Ocular herpes, or eye herpes is caused by the type 1 herpes simplex virus, which causes cold sores. The herpes simplex virus (HSV) results from direct contact with a sore or body fluid of another person who is infected. Eye herpes results when the eye is involved, as in self-contamination by rubbing the eyes. Ocular herpes is a reoccurring viral infection that can cause inflammation and scarring of the cornea. Sometimes it is referred to as a cold sore of the eyes. It ranges from simple infection to a potentially serious blinding condition. Treatment depends upon the severity of the condition.
Several Forms of Eye Herpes
- Herpes keratitis, the most common, and mildest form, affects the top layer of the cornea.
- Stromal keratitis happens when the deeper layers of the cornea are affected and can lead to scarring causing blinding.
- Iridocyclitis is the most serious form of ocular herpes in which not only the cornea is affected but also the deeper tissues of the iris causing severe light sensitivity, blurred vision, pain and redness. It is a type of uveitis.
- Hepes retinitis is when the infection occurs in the retina, the back of the eye.
Ocular herpes is characterized by a painful sore on the eyelid or on the surface of the cornea of the eye.
- Infection of conjunctiva and eyelids that heals without scarring
- Recurring eye infections
- Blurry vision
- Redness and sores
- Tearing and discharges
- Eye sensitivity and light sensitivity
Ocular herpes is caused by infection from others or self-infection from a cold sore. Because the virus can lie dormant for years, it may be inactive and become active in times of stress, sunburn, trauma, etc.
- An imbalance of the amino acids argine and lysine in the body makes us more vulnerable. Arginine is necessary for HSV to grow, suggesting supplementation with lysine.
- Stress causes the immune system to be less effective
- Excess sugar increases the risk and severity of outbreaks
- People who have had ocular herpes previously should avoid arginine supplementation.
- Dry eye may be a stressor contributing to outbreaks of the condition.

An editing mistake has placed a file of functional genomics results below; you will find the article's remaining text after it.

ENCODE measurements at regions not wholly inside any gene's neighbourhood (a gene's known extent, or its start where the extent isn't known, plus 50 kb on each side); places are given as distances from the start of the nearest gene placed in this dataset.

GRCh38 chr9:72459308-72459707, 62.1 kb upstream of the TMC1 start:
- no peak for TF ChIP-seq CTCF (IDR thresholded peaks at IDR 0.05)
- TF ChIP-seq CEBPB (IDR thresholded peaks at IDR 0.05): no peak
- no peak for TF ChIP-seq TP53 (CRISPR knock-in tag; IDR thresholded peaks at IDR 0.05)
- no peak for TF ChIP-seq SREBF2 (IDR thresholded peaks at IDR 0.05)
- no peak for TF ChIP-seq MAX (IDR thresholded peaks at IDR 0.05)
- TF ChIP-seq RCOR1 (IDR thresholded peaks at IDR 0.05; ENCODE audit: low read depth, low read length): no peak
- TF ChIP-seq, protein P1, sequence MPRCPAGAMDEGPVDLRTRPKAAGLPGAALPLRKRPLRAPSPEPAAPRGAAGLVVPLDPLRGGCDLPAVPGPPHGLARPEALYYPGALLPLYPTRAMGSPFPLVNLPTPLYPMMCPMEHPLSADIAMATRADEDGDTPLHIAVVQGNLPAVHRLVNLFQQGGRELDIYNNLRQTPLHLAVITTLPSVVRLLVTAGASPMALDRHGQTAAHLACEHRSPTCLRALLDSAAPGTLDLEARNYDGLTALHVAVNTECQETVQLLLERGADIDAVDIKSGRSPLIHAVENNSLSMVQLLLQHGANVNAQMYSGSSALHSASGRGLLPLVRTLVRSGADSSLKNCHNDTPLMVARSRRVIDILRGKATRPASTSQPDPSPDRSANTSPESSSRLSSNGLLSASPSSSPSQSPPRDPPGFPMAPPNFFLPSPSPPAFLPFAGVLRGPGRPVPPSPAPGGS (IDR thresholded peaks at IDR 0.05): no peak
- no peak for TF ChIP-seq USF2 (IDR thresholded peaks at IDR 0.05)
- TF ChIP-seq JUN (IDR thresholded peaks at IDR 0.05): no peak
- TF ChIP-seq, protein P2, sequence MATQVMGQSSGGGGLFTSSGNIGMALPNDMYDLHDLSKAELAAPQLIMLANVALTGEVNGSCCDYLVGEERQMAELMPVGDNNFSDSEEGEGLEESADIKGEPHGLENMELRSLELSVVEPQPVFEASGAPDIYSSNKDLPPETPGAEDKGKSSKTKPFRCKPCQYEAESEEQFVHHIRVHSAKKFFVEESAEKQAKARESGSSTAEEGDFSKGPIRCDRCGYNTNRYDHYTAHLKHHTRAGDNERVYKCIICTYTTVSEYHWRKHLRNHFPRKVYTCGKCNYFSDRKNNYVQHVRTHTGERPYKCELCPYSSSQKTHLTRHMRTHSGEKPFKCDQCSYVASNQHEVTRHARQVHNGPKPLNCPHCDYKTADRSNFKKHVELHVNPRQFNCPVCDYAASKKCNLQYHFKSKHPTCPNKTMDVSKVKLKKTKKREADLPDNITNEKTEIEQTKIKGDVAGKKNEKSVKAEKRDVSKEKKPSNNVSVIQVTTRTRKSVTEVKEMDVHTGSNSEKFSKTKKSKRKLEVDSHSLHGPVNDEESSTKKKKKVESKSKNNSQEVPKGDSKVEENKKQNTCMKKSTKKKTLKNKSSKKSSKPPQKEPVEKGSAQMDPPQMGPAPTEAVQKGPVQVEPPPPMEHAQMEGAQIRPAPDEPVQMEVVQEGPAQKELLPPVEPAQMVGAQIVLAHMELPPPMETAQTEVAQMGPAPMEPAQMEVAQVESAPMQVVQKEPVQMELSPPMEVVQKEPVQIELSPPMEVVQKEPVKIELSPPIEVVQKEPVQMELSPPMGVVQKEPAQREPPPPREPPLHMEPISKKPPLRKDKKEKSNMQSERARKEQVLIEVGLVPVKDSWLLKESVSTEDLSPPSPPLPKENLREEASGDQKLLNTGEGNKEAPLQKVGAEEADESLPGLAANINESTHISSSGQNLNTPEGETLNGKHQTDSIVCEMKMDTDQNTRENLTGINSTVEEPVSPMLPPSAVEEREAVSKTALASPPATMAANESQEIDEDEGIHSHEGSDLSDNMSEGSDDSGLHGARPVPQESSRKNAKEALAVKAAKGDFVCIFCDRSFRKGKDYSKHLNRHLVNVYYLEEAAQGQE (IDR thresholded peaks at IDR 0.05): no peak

Treatment depends on the form of the condition. The milder form (epithelial keratitis) arising from live virus is treated with antiviral eye drops, ointments or pills. An eye doctor may scrape away infected cells with a swab and then apply a patch so that the cornea can heal.
A more severe form, herpetic stromal keratitis is treated with corticosteroid drops to decrease inflammation but they have been known to cause recurrence and can cause an increase in ocular eye pressure, a danger for those susceptible to glaucoma. There is no cure, but treatment can control outbreaks.
Although more research is needed, some studies have found that lysine, or L-lysine, an essential amino acid, taken on a regular basis may help prevent outbreaks of cold sores and genital herpes. Because L-lysine blocks the activity leading to HSV development. One study found that L-lysine was better at preventing than curing herpes, and another found that taking it at the beginning of an outbreak did not reduce symptoms. Our recommendation therefore, is that because this condition can repeat, if you have it one time, you increase L-lysine in your diet to try to prevent future outbreaks.
Talk to your doctor about your proper dosage. It is considered safe, but high dosages might cause gallstones, renal dysfunction. People with kidney or liver disease, and pregnant women should talk to their doctor.
- Supplementation with helpful nutrients and eyedrops that have been found to be helpful for ocular herpes.
- Diet & lifestyle protocol - see our recommendations for supporting vision for detailed information.
- Reduce or eliminate refined, white foods from your diet including white sugar, flour, pasta and white rice from your diet. These foods reduce your immune system's ability to fight outbreaks and new infections.
- Allergens Identify and avoid foods and/or chemicals you may be allergic to.
- L-Arginine Avoid foods (like cashews) that contain L-arginine, because this amino acid may facilitate outbreaks. Other foods high in arginine are chocolate, peanuts and almonds.
- Supplement with organic style vitamins and minerals including the following: lysine (an amino acid that can help to control herpes), vitamin C, selenium, lithium (slows down formation of the viral capsid), zinc (boosts the infection-fighting capability of immune system), and vitamin A.
- See all corneal support vitamins, eyedrops and supplements.
Although the underlying physiological cause may be unique, there may be similarities in terms of nutritional, diet and lifestyle recommendations made by Dr. Grossman for eye conditions that result in similar vision symptoms to those of ocular herpes.
JAMA. 2006 Aug 23;296(8):964-73:, Xu F, Sternberg MR, Kottiri BJ, McQuillan GM, Lee FK, Nahmias AJ, Berman SM,
L-lysine. Monograph, Altern Med Rev. 2007 Jun;12(2):169-72.
Natural remedies for Herpes simplex., Altern Med Rev. 2006 Jun;11(2):93-101. Gaby AR.